Early in 2015 I was elected to represent the Australian bishops at the second of the two Synods on marriage and the family. Before I left for Rome, I was asked if I’d be willing to do a blog during the Synod.

I replied that I wasn’t much good at that sort of thing but that I’d give it a go. I doubted that I’d keep it going through the three weeks, in part because I know how busy Synods can become.

When I got to Rome, I found that writing the blog posts fitted well with the rhythm of the Synod day. I could do them either early in the morning before Mass or after lunch before returning to work. As the Synod wore on, I came to see that writing the blog was a way for me to focus my thoughts and feelings in the whirl of an intense and complex process.

I wrote the posts quickly with little revision, leaving the communications people back in Brisbane to correct what needed correction.

I thought I was doing the blog just to keep some folks back home in the loop, which struck me as a good thing to do. The Synod might be “of bishops” but it couldn’t be just “for bishops”. Others had to be part of the journey somehow.

What I didn’t expect was that the blog would get so big; in fact it went global. I didn’t see that coming and I didn’t understand it at the time. I still don’t understand it fully. But what I can see is that the blog gave a lot of people – even some journalists – a sense of what the Synod was actually like from within.

Seen from the outside, Synods can look tedious and dull, even a Synod as keenly anticipated as this one. But seen from the inside, Synods are anything but tedious or dull. They are seriously hard work, but they are also very interesting events, full of rich characters and revealing glimpses of the Church as it really is around the world. They have their dramas and surprises, especially with someone like Pope Francis in the chair.

One thing I tried to do in the blog was show the human face of the Synod, in the belief that a demystification of what was happening wouldn’t diminish the Synod. It’s not unlike what Pope Francis is doing with the papacy. His demystification of the office hasn’t diminished it; in fact, it’s probably, and paradoxically, done the opposite.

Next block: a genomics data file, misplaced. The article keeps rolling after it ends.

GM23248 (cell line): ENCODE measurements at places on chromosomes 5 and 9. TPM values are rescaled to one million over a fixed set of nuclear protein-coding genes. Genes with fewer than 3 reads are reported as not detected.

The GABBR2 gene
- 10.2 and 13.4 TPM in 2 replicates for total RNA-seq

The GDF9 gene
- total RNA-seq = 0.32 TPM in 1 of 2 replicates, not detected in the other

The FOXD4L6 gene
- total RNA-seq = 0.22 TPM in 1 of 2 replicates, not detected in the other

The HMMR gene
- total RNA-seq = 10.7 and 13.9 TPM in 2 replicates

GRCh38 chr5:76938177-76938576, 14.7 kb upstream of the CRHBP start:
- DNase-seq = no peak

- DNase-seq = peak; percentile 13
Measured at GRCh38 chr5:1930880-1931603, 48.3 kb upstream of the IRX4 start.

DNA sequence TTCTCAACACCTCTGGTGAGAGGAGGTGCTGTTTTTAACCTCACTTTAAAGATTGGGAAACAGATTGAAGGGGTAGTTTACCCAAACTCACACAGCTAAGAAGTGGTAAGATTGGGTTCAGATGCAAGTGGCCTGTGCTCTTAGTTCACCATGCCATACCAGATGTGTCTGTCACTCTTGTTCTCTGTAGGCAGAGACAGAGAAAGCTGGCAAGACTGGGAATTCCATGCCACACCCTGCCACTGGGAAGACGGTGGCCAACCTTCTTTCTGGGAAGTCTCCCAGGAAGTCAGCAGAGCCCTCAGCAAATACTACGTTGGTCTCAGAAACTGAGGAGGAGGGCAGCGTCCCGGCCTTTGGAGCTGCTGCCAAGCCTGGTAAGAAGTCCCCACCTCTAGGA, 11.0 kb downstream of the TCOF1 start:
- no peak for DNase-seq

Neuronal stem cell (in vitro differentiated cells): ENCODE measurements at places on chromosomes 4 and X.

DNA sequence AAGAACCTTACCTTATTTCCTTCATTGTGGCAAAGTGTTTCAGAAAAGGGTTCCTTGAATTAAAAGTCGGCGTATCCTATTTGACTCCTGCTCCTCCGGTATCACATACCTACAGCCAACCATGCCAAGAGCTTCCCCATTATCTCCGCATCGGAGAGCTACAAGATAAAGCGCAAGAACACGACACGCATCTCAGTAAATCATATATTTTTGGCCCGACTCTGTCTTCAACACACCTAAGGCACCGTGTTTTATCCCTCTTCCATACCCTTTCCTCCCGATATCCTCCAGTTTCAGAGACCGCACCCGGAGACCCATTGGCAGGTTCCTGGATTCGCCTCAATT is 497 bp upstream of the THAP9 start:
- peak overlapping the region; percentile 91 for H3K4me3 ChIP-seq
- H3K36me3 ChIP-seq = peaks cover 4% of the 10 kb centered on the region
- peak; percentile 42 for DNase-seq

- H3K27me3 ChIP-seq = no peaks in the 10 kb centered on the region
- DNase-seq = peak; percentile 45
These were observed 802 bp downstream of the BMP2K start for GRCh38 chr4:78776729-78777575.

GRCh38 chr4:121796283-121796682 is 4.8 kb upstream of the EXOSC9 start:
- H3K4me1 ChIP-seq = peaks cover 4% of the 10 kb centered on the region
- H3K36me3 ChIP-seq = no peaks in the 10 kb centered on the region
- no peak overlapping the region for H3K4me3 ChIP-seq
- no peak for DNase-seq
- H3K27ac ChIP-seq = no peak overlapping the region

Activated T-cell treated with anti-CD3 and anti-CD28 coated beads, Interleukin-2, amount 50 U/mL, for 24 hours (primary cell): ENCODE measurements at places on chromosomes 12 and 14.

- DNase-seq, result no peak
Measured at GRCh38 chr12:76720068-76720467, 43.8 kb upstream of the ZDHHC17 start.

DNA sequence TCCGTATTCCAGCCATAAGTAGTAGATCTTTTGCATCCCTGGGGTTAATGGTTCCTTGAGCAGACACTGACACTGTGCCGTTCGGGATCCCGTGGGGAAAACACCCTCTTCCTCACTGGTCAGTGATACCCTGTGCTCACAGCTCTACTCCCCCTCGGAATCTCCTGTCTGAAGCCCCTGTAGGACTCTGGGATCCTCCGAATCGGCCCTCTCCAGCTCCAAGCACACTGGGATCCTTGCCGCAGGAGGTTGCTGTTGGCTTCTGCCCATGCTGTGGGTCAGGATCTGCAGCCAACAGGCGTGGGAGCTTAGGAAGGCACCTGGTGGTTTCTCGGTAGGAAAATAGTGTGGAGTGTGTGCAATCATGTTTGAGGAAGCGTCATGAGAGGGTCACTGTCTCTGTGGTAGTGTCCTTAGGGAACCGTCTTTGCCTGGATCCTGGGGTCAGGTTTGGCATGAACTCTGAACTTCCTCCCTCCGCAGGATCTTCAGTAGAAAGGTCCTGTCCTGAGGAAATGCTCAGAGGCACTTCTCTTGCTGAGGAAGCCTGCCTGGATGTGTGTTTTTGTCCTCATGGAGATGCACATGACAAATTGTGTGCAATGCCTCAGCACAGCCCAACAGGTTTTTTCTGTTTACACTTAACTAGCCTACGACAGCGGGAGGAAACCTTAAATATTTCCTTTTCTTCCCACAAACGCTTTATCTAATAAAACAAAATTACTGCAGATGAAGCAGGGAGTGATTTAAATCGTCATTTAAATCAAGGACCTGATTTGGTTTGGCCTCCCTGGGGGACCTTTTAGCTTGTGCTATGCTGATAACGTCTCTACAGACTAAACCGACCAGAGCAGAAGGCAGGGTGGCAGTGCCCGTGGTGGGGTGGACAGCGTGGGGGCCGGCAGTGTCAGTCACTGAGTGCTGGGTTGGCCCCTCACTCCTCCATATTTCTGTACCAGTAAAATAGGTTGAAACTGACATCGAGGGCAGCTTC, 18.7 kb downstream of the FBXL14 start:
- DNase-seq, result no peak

For me, a demystification of the Synod was the first step in showing others that there was “something greater than Solomon” at work in the assembly, which was certainly my experience.

Elements of the mix were these:

  • Reportage without spilling the beans, because respect for the confidentiality of the Synod was important, even if there was much that could be said without breaching confidentiality.
  • Reflection on key issues, since many of the more important questions were simple to put but complex to answer.
  • Humour, because there are some good laughs at a Synod, which keeps things in proportion and saves us from the self-seriousness which can be a danger in a thing like a Synod.

When the assembly ended, people asked me to keep blogging, but the muse had left me. In a sense, I had nothing to blog about. I’m not “an inveterate blogger” (as one report described me) and the moment had passed.

Some also suggested that I should publish the blog posts which, to my surprise, came to over 30,000 words. It didn’t feel like that when writing them. I decided not to publish because the posts were very situated and provisional utterances. To publish them would give the impression that they were more than they were meant to be. I preferred to leave them as they were with all their imperfections. If people want to look at them, they’re out there on the net.

The blog may be done, but the Synod journey isn’t. One thing I’ve come to see since the assembly ended is that the blog wasn’t just an addendum to the Synod. For me and for many, it was an integral part of the Synod journey.

As I see it now, the line between Synod and blog is blurred; and there’s a theological point to this. In the Synod process, the line of demarcation between the bishops and the rest of the Church has blurred, and social media has been a big part of that. The same sort of thing has been evident in the conflicts in the Middle East. Social media is an essential part of the phenomenon; to a large degree it’s what drives the conflicts, or even makes them possible.

I’ve been thinking about this and asking what it might mean for the national ecclesial assembly – perhaps a Plenary Council – that the Australian bishops are pondering at the moment.

I also find myself wondering what the next ecumenical council will look like, especially now that there are twice as many bishops in the world as there were at Vatican II. The digital world, and social media in particular, will have to be part of the council’s workings.

One reason why Vatican II was different from any preceding council was the presence of the media. One thing that will be different about the next ecumenical council – whenever and wherever that may be – will be the integral part played by social media in making the council a gathering not just of the bishops, but of the whole Church.

Pope Francis made it clear in his programmatic speech of Oct. 17 last year that synodality is something that applies not just to some of the bishops some of the time, but to all of the Church all of the time.

That’s really what I’m talking about here and why I think it’s important that the distinction between Synod and coverage, bishops and Church continues to be redefined, so that we may be the more inclusive Church that the Holy Spirit seems to want us to be.

Archbishop Mark Coleridge has led the Archdiocese of Brisbane, Australia, since 2012. From 1997 to 2001 he served in the Vatican’s Secretariat of State, and later as an auxiliary bishop of the Archdiocese of Melbourne.